Preventing And Controlling Fleas On Your Dog

Keeping your dog brushed and keeping her fur clean goes a long way towards preventing an invasion. By regularly grooming your dog, you’ll become conscious of a flea problem before it gets out of control. While it’s not uncommon to find a single flea or maybe even a couple on your dog after coming in from outside, it also could be a sign that they’re already in the house. If you are finding more than the stray flea now and then straight after coming inside, you probably have a developing issue inside.

Pay attention when you wash and brush your dog. Look for “flea dirt,” which looks similar to fine, dark dirt on your dog. This is the flea waste that is left on the skin. Glance at the bathwater, as well. Fleas can easily jump off the surface of clean water. But water with a little soap in it makes it hard for them to gain traction, drowning them.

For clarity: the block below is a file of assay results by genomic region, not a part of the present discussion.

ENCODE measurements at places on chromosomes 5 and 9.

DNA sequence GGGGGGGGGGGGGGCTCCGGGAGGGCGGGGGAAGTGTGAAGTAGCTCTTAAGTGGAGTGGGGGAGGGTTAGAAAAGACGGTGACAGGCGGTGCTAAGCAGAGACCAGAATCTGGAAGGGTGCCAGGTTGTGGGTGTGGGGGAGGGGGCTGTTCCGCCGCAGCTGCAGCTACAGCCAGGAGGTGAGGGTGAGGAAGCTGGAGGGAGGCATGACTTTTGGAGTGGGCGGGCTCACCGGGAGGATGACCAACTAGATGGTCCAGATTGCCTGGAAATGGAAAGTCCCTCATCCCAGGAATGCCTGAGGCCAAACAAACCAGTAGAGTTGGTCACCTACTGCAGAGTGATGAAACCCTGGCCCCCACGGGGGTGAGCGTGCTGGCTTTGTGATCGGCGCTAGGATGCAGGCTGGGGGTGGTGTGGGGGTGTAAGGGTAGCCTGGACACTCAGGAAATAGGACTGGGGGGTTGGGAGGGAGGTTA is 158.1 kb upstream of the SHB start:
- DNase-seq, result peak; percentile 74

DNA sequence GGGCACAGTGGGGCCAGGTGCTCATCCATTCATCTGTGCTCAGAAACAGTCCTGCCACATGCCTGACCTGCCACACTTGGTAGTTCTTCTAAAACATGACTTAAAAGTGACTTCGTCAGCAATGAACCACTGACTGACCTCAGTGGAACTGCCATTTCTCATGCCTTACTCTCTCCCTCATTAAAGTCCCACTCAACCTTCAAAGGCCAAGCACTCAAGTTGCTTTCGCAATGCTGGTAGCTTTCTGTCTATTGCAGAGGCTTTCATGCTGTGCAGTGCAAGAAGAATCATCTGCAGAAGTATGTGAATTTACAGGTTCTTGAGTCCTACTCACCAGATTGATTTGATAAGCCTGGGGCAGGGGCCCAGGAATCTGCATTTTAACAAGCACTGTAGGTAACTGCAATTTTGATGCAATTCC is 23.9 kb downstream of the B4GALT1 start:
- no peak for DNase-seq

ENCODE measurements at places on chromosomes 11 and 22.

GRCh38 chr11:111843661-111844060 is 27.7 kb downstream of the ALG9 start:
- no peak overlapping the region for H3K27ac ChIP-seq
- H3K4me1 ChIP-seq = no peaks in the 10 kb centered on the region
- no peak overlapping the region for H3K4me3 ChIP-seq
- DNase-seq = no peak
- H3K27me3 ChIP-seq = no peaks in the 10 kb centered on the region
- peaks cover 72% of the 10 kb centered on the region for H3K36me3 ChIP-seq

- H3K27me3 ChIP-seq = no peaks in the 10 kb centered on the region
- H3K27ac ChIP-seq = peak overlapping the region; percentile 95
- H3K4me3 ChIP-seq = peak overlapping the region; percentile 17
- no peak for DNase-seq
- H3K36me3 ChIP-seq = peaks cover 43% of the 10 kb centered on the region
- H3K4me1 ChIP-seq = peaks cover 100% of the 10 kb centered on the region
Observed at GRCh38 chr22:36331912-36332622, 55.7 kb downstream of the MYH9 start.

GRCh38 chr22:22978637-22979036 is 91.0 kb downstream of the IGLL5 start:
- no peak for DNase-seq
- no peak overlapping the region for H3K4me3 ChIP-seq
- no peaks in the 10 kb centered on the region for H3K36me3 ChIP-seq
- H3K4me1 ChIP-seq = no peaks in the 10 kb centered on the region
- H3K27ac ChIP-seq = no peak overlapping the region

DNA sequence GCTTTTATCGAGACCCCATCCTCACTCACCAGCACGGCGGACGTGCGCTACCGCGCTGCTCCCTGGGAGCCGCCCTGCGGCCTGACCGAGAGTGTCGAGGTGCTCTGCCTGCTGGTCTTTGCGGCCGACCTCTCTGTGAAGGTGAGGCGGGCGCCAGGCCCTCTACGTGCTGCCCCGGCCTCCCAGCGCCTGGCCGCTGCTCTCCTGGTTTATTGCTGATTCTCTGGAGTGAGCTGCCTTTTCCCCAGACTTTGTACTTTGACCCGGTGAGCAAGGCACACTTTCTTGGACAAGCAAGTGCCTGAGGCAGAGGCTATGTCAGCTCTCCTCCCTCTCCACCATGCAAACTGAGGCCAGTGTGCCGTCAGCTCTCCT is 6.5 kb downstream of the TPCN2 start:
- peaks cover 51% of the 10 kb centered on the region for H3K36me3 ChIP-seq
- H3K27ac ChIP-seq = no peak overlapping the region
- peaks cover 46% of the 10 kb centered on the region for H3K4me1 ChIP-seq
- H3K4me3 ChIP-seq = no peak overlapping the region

If you notice dead fleas after a dog’s bath, plan to groom your dog with a flea comb daily. Keep a small container of water nearby into which you’ve squirted a drop or 2 of dish soap. As you flea comb your pet, dip the comb with the fleas you pulled loose into the water to kill them.

When you grab the leash and head on those daily walks, fleas jump for your pet. If you have a flea problem or you’re working tirelessly to stop one, take a look at your dog right after each walk or session spent outside. It can usually help to flea comb your pet before bringing her indoors, particularly if you are already fighting a flea problem.

While a collar can allow you to comb more of your dog’s fur better than a dog harness, the harness could be a smarter choice for a good outdoor combing. Fleas often gather around the neck area where a collar sits.

Flea prevention helps keep your dog healthy and enjoying things like walks and exercise. Click here to check out coats, harnesses, dog leashes and other products from EzyDog

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